He had already put between $75 million and $100 million into companies that included Oculus, Zoox, Players Tribune, OpenDrives, and Magic Leap.


The U2 frontman is also co-founder of  private equity firm Elevation Partners, a firm focused on large-scale investments in media, entertainment and technology businesses. It has nearly $1.9 billion in committed capital.

It has some pretty impressive portfolio companies,  including Facebook, Palm, Yelp, ShareThrough and Forbes Media.

Here's a name you might not be too familar with: Troy Carter. But you have heard of his most famous client, Lady Gaga. She's the lady that wore that dress made out of meat that time. Yeah, her.

Besides being Gaga's former manager, Carter is a big-time tech investor. He is the founder of  AF Square, an angel fund and technology consultancy with investments in over 40 startups including Spotify, Warby Parker, Songza, Dropbox, Fab and Uber.

Rapper Nasir “Nas” Jones formed QueensBridge Venture Partners in 2014. The firm has invested in companies that include Lyft, Dropbox, Tilt, Bluebox, Coinbase, Cargomatic and Casper. 

Rock group LinKin Park launched Machine Shop Ventures in 2015. The firm has so far invested in Blue Bottle Coffee Company, Lyft, Shyp and Robinhood.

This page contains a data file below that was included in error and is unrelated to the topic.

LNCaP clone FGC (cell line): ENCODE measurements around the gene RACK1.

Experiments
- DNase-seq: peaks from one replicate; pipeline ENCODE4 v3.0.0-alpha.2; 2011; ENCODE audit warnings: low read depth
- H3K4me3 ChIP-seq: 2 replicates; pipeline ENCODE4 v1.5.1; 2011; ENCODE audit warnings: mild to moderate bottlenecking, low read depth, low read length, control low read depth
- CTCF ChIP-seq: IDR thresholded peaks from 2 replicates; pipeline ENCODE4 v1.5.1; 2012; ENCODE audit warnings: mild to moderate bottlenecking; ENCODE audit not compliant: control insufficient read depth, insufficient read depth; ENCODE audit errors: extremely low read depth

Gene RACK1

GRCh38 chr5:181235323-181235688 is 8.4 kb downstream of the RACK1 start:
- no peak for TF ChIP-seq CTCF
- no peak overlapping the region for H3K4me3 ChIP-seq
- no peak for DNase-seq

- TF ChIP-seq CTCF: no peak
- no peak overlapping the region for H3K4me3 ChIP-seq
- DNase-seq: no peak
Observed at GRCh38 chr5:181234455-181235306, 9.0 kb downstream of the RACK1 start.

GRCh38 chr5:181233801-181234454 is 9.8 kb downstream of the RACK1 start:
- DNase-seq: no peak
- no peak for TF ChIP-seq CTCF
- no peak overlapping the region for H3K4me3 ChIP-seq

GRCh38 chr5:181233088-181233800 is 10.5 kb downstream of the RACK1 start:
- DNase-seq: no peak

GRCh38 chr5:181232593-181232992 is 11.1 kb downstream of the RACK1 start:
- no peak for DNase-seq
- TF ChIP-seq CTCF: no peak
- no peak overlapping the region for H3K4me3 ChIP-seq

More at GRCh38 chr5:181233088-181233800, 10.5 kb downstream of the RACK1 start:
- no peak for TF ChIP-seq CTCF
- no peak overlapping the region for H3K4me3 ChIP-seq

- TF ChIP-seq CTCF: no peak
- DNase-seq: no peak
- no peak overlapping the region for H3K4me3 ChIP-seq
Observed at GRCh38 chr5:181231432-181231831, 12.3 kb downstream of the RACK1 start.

M.G. Siegler was a writer for VentureBeat from 2007 to 2009, and then or TechCrunch from 2009 to 2014. 

While at TechCrunch he became a founding partner of CrunchFund in 2011, where he invested in companies that includes Airbnb, Betable, Crowdtilt, Karma, Path, Square, Uber, Vine, and Yammer. He went to work for Google Ventures (now GV) in 2013. His investments have included Medium and Slack.

Om Malik, the founder of Gigaom, joined True Ventures in September 2008, though he continued to write until he became a partner in 2014. 

True Ventures typically writes an initial check between $750,000 to $2 million. Some of Malik's investments have included Veniam,, Socialcast and Opendoor. 

Another example of this is our own founder and CEO Bambi Francisco, who was a columnist and correspondent at "Dow Jones MarketWatch," and frequent guest speaker on CNBC and Fox Business News, before founding Vator in 2007.

Last year, we launched Vator Investment Club, with Francisco as a founding partner. The first investment was made in November of last year in American Giant, an American-made clothing company that’s known for “The Greatest Hoodie Ever Made.”

Francisco has also helped identify nearly 200 startups that have gone on to our stage, who have collectively gone on to raise nearly $1 billion in follow-on capital.

Want to participate as a Vator Investment Club member to invest as little as $2500 into our startup winners? Join the Vator Investment Club: -- Anyone who applies between now and Oct. 13 will be eligible to win one round-trip flight on Surf Air! Surf Air is giving three away to VIC members.